In the run-up to the 2018 CVSA Roadcheck, it is part of our responsibility to customers to get them ready by way of cargo control supplies and education. This post is geared toward the education aspect. It covers the top 5 cargo control violations in America. You don’t want to be found guilty of any of them during the annual Roadcheck.

It has been estimated that up to 17 trucks are inspected every minute during the annual Roadcheck event. Keep in mind that the Roadcheck is conducted all across North America. Whether you haul flatbeds, dry goods vans, tankers or reefers, the chances of you being stopped and inspected during the first week of June is pretty high.

The best way to protect yourself is to make sure that you are fully compliant with cargo control rules. If you are not sure what those rules are, the Federal Motor Carrier Safety Administration publishes a driver handbook that lays it all out. For our part, we offer you the top five cargo control violations based on 2017 statistics:

1. Failure to Prevent Shifting or Loss of Load

Loads must always be secured to prevent them from shifting, falling, leaking, blowing, or otherwise leaving the confines of the vehicles carrying them. This means different things for different truck drivers. For the flatbed driver, it means that nothing can be allowed to fall off the trailer. Furthermore, nothing on the trailer should be allowed to shift during transport.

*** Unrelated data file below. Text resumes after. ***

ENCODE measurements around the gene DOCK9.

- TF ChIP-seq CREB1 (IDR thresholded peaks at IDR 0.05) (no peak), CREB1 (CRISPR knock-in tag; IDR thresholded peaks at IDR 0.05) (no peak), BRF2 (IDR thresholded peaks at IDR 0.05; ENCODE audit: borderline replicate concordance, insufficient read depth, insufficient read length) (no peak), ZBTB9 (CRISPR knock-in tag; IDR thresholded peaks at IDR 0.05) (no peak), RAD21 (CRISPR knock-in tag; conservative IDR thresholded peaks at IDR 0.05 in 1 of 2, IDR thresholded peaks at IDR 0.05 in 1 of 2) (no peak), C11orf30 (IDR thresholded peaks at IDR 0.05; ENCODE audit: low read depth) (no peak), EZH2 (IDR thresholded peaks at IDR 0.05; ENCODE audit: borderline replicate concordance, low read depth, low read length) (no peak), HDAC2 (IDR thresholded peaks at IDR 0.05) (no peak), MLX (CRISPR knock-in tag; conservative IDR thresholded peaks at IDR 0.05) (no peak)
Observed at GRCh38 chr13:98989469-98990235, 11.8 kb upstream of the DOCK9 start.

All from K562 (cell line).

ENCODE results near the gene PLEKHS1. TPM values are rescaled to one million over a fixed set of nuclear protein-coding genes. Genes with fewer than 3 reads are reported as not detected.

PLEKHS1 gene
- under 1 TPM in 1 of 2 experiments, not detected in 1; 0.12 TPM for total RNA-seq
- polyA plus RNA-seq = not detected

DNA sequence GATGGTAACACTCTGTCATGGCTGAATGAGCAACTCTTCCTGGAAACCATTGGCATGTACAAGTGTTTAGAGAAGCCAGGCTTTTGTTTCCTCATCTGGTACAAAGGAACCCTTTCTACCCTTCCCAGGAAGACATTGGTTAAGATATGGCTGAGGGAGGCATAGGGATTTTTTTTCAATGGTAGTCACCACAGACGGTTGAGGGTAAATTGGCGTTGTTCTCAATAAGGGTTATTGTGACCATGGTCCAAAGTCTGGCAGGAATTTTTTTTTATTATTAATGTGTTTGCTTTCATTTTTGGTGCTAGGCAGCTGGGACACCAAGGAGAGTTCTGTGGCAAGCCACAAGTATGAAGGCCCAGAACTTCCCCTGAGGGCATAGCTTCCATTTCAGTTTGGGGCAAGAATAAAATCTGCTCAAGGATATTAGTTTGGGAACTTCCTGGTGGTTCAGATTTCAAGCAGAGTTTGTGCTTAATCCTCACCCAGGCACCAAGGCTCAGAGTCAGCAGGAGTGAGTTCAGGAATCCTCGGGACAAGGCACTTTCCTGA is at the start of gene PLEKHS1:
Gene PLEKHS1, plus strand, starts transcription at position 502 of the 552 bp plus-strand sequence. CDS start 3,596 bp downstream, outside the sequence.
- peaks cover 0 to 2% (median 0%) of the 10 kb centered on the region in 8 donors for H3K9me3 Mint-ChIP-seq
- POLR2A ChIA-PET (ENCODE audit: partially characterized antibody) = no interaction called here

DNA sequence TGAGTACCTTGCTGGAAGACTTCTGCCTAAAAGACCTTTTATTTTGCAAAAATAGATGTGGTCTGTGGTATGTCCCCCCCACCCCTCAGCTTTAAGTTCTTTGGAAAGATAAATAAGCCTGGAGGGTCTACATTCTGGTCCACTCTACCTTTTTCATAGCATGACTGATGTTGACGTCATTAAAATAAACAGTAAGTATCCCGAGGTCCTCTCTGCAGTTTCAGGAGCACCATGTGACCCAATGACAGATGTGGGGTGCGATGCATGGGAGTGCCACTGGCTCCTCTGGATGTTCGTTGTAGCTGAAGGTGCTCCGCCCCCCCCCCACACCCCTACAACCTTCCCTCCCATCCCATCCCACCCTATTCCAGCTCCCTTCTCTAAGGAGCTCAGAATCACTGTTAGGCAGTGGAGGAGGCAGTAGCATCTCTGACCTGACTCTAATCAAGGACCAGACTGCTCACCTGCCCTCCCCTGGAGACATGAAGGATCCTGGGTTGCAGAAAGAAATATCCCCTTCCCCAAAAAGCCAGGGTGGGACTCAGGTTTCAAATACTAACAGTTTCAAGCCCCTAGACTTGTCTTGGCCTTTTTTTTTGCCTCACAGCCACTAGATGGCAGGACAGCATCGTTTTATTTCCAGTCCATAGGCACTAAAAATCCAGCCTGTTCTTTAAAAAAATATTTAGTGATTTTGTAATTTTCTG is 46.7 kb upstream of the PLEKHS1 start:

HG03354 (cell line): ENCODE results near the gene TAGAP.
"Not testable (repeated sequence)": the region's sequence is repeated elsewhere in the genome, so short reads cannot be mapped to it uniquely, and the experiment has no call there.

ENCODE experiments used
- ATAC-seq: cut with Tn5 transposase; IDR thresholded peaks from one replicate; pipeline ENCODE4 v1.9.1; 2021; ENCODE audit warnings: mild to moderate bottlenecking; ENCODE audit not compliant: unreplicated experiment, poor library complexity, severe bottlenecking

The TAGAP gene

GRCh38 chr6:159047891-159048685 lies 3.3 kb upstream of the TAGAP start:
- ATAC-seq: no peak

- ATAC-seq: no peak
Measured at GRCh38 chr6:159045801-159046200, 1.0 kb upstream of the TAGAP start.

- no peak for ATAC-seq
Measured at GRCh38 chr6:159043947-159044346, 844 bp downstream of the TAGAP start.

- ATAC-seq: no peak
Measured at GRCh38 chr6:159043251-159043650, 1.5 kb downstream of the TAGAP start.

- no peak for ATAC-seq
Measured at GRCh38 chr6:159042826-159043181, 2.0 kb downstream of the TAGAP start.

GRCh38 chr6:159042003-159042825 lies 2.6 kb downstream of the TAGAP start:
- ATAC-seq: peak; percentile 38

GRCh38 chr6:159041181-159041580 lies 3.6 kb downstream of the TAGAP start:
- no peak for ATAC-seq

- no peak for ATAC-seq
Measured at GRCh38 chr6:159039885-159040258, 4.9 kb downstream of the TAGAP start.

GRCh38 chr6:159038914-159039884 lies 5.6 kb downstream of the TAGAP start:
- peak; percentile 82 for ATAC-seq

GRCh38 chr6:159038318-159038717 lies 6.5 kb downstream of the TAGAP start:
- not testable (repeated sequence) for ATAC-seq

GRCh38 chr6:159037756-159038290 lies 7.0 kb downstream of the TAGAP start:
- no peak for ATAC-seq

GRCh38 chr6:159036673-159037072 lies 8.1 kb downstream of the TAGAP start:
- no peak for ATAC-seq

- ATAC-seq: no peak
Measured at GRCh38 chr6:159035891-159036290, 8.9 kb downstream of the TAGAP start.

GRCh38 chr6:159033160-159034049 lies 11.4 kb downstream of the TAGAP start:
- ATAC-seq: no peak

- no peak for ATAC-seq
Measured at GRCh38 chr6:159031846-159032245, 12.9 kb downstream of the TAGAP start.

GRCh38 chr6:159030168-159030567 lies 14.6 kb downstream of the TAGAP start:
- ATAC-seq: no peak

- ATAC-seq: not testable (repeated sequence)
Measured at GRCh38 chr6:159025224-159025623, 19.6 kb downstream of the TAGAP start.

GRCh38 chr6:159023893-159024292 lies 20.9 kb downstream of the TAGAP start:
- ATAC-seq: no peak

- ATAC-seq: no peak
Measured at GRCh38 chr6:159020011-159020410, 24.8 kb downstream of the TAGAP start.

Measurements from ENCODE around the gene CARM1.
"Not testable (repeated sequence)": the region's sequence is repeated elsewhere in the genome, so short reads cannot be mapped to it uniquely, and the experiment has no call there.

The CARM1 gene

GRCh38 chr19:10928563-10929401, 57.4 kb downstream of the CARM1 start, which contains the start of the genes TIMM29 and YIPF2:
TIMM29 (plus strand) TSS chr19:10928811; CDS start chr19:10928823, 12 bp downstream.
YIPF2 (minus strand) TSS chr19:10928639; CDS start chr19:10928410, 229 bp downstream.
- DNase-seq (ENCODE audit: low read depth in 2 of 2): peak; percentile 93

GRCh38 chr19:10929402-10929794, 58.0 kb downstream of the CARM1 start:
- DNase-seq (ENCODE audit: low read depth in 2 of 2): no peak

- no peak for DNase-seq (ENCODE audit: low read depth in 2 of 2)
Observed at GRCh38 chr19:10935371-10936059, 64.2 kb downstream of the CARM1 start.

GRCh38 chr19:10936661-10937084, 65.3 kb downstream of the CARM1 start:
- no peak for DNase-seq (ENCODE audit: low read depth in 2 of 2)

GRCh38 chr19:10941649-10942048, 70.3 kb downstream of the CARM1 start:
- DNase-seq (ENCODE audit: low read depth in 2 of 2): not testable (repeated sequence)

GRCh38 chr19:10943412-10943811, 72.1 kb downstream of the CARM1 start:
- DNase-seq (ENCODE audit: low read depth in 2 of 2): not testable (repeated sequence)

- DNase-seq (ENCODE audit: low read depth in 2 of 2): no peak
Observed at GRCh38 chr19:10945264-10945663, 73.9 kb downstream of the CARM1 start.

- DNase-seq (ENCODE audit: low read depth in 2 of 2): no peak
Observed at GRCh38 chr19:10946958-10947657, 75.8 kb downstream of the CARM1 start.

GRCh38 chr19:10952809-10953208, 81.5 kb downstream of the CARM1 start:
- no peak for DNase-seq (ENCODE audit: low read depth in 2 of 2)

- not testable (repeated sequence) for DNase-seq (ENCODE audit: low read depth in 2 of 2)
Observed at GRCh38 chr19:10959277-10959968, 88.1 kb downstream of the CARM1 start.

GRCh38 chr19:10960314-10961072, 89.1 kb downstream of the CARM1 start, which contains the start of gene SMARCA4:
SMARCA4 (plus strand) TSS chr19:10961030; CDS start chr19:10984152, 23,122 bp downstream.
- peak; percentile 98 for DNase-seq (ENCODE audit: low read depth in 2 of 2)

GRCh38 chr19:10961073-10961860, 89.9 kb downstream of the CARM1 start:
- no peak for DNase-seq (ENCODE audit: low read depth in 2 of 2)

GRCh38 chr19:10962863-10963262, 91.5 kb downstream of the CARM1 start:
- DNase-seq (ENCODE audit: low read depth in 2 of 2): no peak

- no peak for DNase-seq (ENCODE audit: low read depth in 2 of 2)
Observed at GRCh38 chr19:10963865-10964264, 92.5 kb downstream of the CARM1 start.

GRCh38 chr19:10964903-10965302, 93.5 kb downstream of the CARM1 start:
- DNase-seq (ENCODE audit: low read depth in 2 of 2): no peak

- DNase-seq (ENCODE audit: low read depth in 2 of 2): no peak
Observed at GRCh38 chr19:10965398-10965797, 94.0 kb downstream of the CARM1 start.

The obvious way to prevent being found in violation is to properly contain you loads. If you are not using a bulkhead, get one. Otherwise you will need to use extra tie-downs to keep loads in place. You might also consider a side kit for loads that might be a bit more challenging to contain.

2. Failure to Secure Equipment

Not only does your cargo have to be controlled, so does any and all equipment you’re carrying on the truck. That means hand trucks, chains, hand tools, etc. Anything that could potentially fall off your trailer must be properly secured.

3. Worn or Damaged Tie-Downs

Federal law prohibits the use of tie-downs or other cargo control equipment that is damaged or sufficiently warm. And because normal wear is in the eyes of the beholder, law enforcement tends to err on the side of caution. Please make a point of replacing any worn or damaged tie-downs right away. Even after the Roadcheck is over, your truck could be taken out of service if an inspection reveals worn or damaged equipment.

4. Insufficient Tie-Downs

The law also stipulates just how many tie-downs are necessary for a given load. You can find all the numbers in the driver handbook mentioned earlier in this post. Suffice it to say that your truck will be taken out of service if the number of tie-downs deployed is deemed insufficient.

Know that you have to have the right number of tie-downs AND they have to have appropriate working load limits. Getting either one wrong could result in a violation.

5. Loose Tie-Downs

Lastly, law enforcement don’t like to see loose tie-downs. So whether you’re using chains, straps or a combination of both, everything needs to be tight and secure. Be sure to inspect your tie-downs before initial departure, then again within 50 miles of the start of your trip. Check them every time you stop after that.

Don’t be found in violation during this year’s Roadcheck event. Pay attention to cargo control and do what the law requires. Both you and law enforcement will be the happier for it.